Source: US Bureau of Reclamation, as of August 2020. There is no assurance that any estimate, forecast or projection will be realized. Note: The colored region, or cloud, for each alternative hydrology scenario represents the 10th to 90th percentile range of the projected reservoir elevations. Solid lines represent historical elevations (black), and median projected elevations for each alternative hydrology scenario (teal, yellow). Dashed gray lines represent important elevations for operations, and vertical lines mark the adoption of the 2007 Interim Guidelines and 2019 Drought Contingency Plans that lay out cuts in water deliveries to Arizona, California, and Nevada when elevations are reached. The method used togenerate future inflows in the current projections includes resampling the historical natural flow record (1906-2018) using the Index Sequential Method (ISM), referred to here as “Full” hydrology. One alternative to the Full hydrology scenario applies ISM to a shortened period of the natural flow record, 1988-2018, and is referred to as “Stress Test” hydrology. The Stress Test hydrology scenario removes the earlier portion of the natural flow record and focuses on the recent (approximately 30 years) hydrology, which has a 11% drier average flow than the Full hydrology. Use of the Stress Test scenario is supported by multiple research studies that identified a shifting temperature trend in the Colorado River Basin in the late 1980s that affected runoff efficiency and resulted in lower average flows for the same amount of precipitation (McCabe et al. 2017, Udall and Overpeck 2017, Woodhouse et al. 2016).

Also shown in Exhibit 12 is a modeling scenario, called the Colorado River Simulation System (CRSS), which projects the likelihood of cuts in the near future. Under both the full hydrology, based on the river flows from 1906–2018, and stress test hydrology, based on the last 30 years and considered more accurate based on the recent climate, there is over a 50% chance of the lake dropping below 1,075 feet by 2026. The stress test hydrology predicts it happening a couple years sooner, likely in 2023, and the overall chance by 2025 at 77%.

Once the lake drops below 1,075 feet, a shortage declaration triggers cuts to delivery of Colorado River water to Arizona, Nevada, and México—Arizona will lose just over 18% of its 2.8 million acre-feet (MAF) allocation. Starting at 1,050 feet, the cuts increase every five feet the lake drops. And, at 1,045 feet, they start triggering cuts in California, as seen in Exhibit 13. At 1,025 feet, the cuts are drastic—with each state and México cutting from nearly 10% to over 25% of their allocation. Also at 1,025 feet, the agreement must be renegotiated because at 1,015 feet, the hydropower station at Lake Mead (known as Hoover Dam) ceases to produce the 4.5 billion kilowatt-hours of electricity it supplies to over 8 million people in the region. Under the August 2020 CRSS, there is a 23% chance of the lake hitting 1,025 feet by 2026. The risk increases substantially after 2030—due to climate change projections and projected population growth—even with a conservative model, it is a matter of “when” not “if,” barring major changes to how the river is allocated and managed.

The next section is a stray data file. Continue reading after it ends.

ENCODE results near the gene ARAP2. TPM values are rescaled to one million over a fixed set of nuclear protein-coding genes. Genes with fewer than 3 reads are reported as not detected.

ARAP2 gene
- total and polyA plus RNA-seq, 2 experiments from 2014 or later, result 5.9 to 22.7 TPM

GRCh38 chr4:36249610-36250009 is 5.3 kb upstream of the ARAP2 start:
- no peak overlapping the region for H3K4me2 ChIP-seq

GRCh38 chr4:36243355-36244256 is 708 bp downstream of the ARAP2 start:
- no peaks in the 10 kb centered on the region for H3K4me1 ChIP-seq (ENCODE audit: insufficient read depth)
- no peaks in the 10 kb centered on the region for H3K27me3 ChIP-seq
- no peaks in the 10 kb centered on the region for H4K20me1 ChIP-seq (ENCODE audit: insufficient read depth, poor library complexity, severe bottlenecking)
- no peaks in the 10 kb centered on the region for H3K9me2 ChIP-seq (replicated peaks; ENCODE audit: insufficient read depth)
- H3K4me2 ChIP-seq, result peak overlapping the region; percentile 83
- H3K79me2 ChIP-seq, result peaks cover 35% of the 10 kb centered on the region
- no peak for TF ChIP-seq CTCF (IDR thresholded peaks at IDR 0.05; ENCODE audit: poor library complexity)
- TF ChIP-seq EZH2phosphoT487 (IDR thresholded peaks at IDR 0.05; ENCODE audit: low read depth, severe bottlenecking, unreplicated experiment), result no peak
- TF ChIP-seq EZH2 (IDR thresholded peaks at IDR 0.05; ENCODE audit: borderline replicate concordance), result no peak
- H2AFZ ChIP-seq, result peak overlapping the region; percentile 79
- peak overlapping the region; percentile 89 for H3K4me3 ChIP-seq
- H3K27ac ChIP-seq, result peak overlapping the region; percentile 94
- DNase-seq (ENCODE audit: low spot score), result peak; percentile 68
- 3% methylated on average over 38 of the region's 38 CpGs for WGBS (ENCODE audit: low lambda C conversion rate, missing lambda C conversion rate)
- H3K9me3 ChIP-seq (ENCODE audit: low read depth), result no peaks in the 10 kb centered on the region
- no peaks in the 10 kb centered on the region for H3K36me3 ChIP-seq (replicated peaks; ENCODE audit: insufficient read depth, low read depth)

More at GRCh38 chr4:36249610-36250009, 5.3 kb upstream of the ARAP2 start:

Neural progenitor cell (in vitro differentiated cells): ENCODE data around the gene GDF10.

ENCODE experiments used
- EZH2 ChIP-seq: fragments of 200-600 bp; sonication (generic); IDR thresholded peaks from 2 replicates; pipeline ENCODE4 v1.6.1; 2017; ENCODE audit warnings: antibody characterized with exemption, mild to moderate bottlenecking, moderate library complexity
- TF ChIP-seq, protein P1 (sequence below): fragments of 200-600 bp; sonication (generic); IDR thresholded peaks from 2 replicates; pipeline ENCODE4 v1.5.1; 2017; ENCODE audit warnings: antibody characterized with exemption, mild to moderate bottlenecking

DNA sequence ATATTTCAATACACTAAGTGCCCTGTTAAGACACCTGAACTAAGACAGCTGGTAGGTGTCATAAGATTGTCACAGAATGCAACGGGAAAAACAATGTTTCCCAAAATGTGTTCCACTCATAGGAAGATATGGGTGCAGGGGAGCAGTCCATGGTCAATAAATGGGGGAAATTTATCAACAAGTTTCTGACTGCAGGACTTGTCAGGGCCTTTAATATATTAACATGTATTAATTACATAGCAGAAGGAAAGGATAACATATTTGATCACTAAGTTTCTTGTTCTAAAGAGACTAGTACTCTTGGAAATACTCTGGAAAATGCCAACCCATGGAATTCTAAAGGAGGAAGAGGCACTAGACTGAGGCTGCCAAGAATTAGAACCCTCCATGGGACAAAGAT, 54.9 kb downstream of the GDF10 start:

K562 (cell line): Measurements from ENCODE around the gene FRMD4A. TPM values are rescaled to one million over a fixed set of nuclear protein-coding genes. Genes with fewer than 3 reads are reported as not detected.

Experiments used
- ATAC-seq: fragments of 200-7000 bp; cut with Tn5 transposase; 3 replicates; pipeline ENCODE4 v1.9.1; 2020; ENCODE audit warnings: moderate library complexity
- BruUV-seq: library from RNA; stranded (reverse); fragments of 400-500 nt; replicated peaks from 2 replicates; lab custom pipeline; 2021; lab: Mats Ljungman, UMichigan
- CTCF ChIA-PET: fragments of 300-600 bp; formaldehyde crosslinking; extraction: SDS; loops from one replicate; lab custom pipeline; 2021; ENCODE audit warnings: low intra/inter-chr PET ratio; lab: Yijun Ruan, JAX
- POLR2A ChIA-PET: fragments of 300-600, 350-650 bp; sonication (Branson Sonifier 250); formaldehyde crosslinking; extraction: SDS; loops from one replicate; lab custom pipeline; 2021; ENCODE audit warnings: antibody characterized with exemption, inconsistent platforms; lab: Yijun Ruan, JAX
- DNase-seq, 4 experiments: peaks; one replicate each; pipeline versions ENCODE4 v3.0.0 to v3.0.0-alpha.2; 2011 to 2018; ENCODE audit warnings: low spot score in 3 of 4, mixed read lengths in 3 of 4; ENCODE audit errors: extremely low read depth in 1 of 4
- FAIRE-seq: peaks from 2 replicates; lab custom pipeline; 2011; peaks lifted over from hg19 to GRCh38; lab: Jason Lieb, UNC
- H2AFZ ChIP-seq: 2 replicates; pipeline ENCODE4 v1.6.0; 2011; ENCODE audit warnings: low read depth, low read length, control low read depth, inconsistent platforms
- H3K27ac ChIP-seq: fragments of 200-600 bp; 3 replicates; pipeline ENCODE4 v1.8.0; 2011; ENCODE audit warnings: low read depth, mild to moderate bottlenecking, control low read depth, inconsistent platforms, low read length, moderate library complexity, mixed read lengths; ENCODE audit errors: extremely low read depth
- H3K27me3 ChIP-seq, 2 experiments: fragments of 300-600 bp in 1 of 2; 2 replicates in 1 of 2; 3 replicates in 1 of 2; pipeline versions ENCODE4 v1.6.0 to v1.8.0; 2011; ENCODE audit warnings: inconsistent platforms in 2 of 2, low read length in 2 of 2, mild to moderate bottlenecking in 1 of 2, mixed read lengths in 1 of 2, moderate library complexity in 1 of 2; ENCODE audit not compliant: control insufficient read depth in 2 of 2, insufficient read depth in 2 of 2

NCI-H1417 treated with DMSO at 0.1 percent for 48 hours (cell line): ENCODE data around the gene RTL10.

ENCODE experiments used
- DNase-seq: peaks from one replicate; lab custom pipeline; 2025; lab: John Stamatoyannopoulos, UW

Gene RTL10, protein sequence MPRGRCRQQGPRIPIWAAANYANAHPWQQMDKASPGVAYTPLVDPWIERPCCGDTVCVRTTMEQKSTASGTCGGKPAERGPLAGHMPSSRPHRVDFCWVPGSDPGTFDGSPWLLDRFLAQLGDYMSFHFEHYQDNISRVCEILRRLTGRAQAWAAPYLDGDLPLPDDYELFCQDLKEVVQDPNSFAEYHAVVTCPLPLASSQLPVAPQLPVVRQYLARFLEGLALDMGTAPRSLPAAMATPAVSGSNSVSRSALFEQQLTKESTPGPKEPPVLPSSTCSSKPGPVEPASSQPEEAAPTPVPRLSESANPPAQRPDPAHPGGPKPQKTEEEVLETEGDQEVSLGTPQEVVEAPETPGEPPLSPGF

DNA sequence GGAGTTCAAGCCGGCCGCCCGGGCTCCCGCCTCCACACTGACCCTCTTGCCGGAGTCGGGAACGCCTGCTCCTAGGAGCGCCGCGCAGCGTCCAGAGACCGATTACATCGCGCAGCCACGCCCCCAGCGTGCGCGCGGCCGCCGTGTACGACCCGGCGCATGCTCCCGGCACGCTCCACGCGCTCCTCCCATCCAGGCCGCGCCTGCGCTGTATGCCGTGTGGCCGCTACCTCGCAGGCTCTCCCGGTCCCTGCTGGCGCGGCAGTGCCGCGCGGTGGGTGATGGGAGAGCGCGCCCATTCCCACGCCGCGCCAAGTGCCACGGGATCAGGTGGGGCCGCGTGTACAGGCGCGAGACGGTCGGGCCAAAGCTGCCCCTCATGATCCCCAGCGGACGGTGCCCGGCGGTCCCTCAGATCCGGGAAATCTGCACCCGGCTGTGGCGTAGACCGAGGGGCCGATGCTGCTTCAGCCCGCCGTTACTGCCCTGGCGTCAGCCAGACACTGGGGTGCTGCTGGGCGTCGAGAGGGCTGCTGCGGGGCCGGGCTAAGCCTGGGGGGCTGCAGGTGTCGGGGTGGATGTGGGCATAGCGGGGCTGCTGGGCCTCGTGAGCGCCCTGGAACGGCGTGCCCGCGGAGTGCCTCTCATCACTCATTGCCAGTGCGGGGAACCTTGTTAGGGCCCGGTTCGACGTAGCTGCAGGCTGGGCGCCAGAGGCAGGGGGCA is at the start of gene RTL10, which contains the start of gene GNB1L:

Understanding material and liquid risk

As you can imagine, a 50% chance of the region experiencing drastic cuts in water availability from a critical source poses long-term material financial risk, including to the municipal bond sector that supports water and energy utilities’ debt and capital projects. This risk is heightened in areas like the Lower Colorado River Basin, an already arid region with limited water supplies. By providing metropolitan areas in the region (e.g., Los Angeles, Phoenix, Las Vegas, etc.) water that is not available in their local watersheds and aquifers through massive infrastructure projects, in many ways the Colorado River is the Basin’s, and investors’ in the region, insurance policy—and it’s an expensive policy to boot.32

ALLOCATION CUT TRIGGER POINTS Exhibit 13: Planned lower basin reductions at each Lake Mead elevation

Source: US Bureau of Reclamation, Lower Colorado River Basin Drought Contingency Plan, 2019. Note: Full allocations are as follows: Arizona 2.8 MAF, California 4.4 MAF, Nevada 0.3 MAF, México 1.5 MAF

Though municipalities and their water providers—both municipal and private—are among the highest priority users in the system and will not see reductions until the lake hits 1,025 feet, the uncertainty created by cuts to lower priority users (read: agriculture and some industrial users) will place further strain on the entire system. For example, agriculture producers in Arizona dependent on Colorado River water delivered through the Central Arizona Project (CAP) will see their entire allocation cut when the lake hits 1,075 feet. This will result in irrigators turning to groundwater pumping to maintain crops. The same groundwater farmers will turn to is also considered the long-term back-up plan for many municipalities dependent on Colorado River water. For example, Pinal County (a mostly rural agricultural area just two decades ago) is now home to some of the fastest growing suburbs and exurbs of the Phoenix and Tucson metro areas. Over the next century, ground-water levels in Pinal County are predicted to drop from today’s level of 200 feet below surface to approximately 1,300 feet below surface.33